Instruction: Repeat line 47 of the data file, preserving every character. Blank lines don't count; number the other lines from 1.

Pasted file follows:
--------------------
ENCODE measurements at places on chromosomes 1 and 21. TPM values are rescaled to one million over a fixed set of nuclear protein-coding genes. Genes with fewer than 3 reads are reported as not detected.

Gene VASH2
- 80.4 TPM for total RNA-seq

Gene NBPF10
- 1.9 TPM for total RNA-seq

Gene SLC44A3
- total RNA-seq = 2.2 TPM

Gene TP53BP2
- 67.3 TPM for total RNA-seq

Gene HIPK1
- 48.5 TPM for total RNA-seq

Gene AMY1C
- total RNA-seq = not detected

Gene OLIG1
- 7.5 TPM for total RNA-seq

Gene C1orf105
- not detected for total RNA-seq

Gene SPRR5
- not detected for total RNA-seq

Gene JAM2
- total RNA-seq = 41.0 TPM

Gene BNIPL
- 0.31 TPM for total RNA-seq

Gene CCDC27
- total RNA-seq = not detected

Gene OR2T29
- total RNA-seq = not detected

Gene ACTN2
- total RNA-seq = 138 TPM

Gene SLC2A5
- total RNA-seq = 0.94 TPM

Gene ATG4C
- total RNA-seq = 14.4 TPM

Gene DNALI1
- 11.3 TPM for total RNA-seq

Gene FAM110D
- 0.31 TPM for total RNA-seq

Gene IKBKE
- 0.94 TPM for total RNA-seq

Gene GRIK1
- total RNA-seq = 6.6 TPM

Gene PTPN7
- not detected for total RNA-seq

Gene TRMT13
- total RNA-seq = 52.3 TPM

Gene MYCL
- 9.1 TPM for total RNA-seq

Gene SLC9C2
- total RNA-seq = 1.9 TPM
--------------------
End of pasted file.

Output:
- 9.1 TPM for total RNA-seq